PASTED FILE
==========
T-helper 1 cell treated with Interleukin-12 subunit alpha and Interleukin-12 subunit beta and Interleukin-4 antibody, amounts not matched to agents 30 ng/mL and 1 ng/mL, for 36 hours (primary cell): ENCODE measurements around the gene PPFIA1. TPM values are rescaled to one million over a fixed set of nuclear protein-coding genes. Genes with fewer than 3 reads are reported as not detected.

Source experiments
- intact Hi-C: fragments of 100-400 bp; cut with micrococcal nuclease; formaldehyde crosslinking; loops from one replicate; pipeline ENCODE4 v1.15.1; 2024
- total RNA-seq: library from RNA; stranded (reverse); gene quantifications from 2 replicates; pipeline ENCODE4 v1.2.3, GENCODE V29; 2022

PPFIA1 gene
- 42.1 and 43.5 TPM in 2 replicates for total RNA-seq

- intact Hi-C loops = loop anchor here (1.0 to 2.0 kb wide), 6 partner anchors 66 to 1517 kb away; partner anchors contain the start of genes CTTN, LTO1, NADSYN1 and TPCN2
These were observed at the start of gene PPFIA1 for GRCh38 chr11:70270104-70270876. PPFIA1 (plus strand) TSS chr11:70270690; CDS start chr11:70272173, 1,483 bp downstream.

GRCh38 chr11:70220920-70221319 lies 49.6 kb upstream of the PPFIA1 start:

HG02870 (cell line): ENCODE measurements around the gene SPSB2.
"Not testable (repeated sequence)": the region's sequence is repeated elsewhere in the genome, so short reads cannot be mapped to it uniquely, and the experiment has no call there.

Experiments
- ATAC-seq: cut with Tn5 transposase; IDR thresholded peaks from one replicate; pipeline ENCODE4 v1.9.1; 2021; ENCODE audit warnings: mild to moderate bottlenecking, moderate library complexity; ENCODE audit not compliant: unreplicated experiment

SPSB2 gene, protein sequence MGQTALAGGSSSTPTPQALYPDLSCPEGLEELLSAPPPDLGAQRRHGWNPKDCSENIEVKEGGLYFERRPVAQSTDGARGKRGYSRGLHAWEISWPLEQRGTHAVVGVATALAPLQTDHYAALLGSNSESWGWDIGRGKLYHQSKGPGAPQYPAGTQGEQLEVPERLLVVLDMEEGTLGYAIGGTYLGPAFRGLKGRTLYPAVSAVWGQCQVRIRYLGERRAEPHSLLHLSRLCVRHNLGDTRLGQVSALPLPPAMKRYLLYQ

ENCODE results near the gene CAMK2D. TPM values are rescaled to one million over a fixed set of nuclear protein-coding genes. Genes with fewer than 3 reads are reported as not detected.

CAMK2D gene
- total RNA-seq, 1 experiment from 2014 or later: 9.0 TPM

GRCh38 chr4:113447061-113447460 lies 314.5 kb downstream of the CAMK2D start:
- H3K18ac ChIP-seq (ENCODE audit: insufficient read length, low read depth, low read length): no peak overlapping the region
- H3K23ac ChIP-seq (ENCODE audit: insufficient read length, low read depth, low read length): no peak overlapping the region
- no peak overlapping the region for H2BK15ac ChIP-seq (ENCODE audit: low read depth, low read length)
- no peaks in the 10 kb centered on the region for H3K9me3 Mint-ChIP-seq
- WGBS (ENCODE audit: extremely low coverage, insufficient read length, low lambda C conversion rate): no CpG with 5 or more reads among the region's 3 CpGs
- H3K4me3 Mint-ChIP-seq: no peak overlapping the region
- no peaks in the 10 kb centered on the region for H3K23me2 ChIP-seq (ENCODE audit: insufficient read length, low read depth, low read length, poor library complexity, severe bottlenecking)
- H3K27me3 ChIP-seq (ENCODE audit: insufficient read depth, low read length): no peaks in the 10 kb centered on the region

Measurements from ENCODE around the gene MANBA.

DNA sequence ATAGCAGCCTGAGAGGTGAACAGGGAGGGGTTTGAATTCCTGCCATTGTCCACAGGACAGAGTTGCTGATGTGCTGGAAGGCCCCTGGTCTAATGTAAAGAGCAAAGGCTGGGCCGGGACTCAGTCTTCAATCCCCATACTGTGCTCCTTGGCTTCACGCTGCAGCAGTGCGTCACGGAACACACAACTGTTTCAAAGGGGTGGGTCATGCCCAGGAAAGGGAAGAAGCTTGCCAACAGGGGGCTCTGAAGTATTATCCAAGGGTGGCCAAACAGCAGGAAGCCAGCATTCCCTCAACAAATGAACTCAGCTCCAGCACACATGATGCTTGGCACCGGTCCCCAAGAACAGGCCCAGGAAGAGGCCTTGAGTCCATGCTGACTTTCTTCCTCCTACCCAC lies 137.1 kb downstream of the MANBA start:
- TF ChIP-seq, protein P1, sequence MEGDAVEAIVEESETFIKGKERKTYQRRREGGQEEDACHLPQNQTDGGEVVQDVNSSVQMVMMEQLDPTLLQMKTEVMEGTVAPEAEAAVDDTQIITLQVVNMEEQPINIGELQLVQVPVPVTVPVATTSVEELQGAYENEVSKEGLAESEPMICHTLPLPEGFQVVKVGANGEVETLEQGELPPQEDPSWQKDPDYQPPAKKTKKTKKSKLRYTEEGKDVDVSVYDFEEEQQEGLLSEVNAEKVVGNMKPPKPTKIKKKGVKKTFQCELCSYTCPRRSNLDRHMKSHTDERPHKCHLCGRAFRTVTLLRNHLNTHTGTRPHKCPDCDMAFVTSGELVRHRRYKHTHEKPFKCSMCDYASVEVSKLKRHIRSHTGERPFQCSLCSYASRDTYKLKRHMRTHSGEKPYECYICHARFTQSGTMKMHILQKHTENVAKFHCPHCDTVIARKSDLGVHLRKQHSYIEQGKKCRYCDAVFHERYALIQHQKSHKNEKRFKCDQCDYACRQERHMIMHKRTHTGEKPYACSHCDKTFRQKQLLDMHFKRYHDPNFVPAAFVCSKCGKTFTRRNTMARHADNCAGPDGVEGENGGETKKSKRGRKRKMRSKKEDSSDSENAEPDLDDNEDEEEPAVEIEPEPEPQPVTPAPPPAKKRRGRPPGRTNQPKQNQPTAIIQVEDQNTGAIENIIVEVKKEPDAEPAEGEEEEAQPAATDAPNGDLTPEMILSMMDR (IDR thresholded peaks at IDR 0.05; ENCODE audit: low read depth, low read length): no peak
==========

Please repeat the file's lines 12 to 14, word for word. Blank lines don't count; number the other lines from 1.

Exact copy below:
Experiments
- ATAC-seq: cut with Tn5 transposase; IDR thresholded peaks from one replicate; pipeline ENCODE4 v1.9.1; 2021; ENCODE audit warnings: mild to moderate bottlenecking, moderate library complexity; ENCODE audit not compliant: unreplicated experiment

SPSB2 gene, protein sequence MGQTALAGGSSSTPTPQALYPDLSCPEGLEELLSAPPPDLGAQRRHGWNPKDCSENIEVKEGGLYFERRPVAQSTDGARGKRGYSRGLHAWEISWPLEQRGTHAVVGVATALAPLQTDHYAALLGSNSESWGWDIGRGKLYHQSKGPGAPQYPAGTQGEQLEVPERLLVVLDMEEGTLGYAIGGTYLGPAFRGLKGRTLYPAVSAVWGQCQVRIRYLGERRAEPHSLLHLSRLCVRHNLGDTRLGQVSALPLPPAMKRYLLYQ